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Wind farm opponents voice concern prior to Tuesday’s informal survey

Wind turbines – it’s a topic that just won’t go away. And neither will opponents of the proposed wind farm on Ice Mountain.
With such an important decision before council, it’s not something that should be taken lightly.
Many organizations and residents have been voicing their concerns over the past two years regarding the possible wind farm and Tyrone Borough residents will get one last chance to let their voices be heard at Tuesday’s primary election.
Voters on Tuesday will be given the opportunity to participate in an informal survey regarding the 10 to 15 turbine wind farm on the borough’s watershed property on Ice Mountain.
The windmill survey will require voters to simply check “yes” or “no” to the proposed wind farm.
Registered borough voters will have to show his or her voting stub before the survey can be taken. Residents who are registered Independent are not able to vote in the primary, but Mayor Jim Kilmartin said these individuals will not be left out.
“For those who are borough resident independent and don’t get to vote in the primary, but desire to vote on the wind mill survey, please contact me at the borough office,” stated Kilmartin.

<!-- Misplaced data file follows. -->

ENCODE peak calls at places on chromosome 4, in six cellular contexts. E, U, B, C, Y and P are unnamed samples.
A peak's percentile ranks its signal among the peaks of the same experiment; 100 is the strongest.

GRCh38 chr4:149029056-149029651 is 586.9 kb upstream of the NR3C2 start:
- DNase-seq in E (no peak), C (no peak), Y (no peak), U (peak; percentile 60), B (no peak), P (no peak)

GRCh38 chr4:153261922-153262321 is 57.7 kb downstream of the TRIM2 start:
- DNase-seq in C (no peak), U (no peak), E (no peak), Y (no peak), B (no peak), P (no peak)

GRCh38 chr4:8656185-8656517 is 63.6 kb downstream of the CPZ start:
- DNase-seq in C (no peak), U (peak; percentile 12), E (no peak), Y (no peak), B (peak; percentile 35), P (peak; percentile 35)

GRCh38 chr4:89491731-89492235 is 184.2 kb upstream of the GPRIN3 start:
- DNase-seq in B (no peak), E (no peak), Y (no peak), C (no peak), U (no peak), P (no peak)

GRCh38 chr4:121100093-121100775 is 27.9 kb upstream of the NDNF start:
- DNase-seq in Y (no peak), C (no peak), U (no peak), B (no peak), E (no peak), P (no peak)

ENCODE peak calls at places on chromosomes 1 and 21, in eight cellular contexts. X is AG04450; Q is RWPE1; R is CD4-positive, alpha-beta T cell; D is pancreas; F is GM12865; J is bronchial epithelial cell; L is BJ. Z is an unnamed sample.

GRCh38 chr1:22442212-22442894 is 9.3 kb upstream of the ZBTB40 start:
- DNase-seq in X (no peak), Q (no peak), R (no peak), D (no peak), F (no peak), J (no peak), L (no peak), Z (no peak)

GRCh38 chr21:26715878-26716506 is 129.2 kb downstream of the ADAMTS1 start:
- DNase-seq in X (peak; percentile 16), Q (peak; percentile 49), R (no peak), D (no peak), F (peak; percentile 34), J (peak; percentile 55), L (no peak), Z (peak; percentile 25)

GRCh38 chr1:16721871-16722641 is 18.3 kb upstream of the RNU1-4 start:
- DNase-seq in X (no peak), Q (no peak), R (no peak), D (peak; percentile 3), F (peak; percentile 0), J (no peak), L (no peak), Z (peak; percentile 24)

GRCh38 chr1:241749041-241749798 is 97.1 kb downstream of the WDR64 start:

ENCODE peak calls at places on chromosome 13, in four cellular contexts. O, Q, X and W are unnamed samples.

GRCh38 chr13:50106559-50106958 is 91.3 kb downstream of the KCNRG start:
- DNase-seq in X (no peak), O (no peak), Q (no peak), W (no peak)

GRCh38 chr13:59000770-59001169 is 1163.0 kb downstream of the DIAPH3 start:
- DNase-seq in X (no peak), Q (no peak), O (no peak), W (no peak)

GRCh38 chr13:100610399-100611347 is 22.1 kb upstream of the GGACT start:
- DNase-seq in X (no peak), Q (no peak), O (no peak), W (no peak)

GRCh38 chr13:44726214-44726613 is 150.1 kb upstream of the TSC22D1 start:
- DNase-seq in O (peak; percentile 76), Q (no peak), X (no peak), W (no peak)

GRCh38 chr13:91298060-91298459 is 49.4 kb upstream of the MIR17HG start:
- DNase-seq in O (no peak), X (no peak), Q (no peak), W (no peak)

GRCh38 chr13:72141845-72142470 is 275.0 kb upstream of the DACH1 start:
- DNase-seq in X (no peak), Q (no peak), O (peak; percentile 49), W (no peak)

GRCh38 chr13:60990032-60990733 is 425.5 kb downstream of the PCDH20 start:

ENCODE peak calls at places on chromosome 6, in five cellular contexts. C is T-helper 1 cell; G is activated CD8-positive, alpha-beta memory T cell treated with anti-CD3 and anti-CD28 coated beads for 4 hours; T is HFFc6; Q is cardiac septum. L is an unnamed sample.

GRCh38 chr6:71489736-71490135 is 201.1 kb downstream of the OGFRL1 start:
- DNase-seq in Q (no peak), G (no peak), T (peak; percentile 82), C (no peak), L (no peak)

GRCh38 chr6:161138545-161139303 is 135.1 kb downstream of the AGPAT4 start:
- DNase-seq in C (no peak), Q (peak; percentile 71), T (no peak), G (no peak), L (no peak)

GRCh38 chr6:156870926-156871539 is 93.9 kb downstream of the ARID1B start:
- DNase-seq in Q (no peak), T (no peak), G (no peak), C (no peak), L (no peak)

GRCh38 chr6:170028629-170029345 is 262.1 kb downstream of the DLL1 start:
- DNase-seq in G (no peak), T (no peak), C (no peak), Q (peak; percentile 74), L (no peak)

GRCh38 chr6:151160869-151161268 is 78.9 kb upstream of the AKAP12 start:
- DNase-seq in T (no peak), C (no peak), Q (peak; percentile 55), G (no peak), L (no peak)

Although the results of the survey cannot be binding upon borough council due to Home Rule Charter, with a total of 3,260 registered voters in the borough, it can make a powerful statement to borough council members who feel it is a fair and impartial assessment of the opinion of borough residents on the proposed wind farm project.
Juniata Valley Audubon Society (JVAS) Conservation Chairman Stan Kotala, who is also the spokesman for the Save Ice Mountain group, has been at the forefront of the opposition in Gamesa’s proposed wind farm on Ice Mountain.
In a previous Daily Herald article, he said the JVAS is not opposed to wind energy, but asks that wind energy be developed in an ecologically sound manner, avoiding ecologically sensitive areas, such as Ice Mountain.
Little Juniata River Association president Bill Anderson feels similarly.
Reasons for the opposition from such organizations vary from erosion problems, to Ice Mountain being designated as a “unique” Landscape Conservation Area “of exceptional significance” in the Blair County Natural Heritage Inventory.
“An industrial wind farm on Ice Mountain would pose a serious threat to the headwater streams, springs, and seeps that feed the municipal water supply of Tyrone,” said Anderson.
To gain access to the wind farm site, miles of heavy-duty roads and other changes will have to occur. These changes pose a threat to the tributaries of the Little Bald Eagle Creek and the Little Juniata River watershed, putting them at risk of siltation and contamination.
“Because of these risks,” said Anderson, “the Little Juniata River Association asks voters in the Borough of Tyrone to reject the proposal to develop Ice Mountain into an industrial wind farm.”
Kotala also wants to encourage borough residents to stand up against the possible wind farm and vote “no” on Tuesday.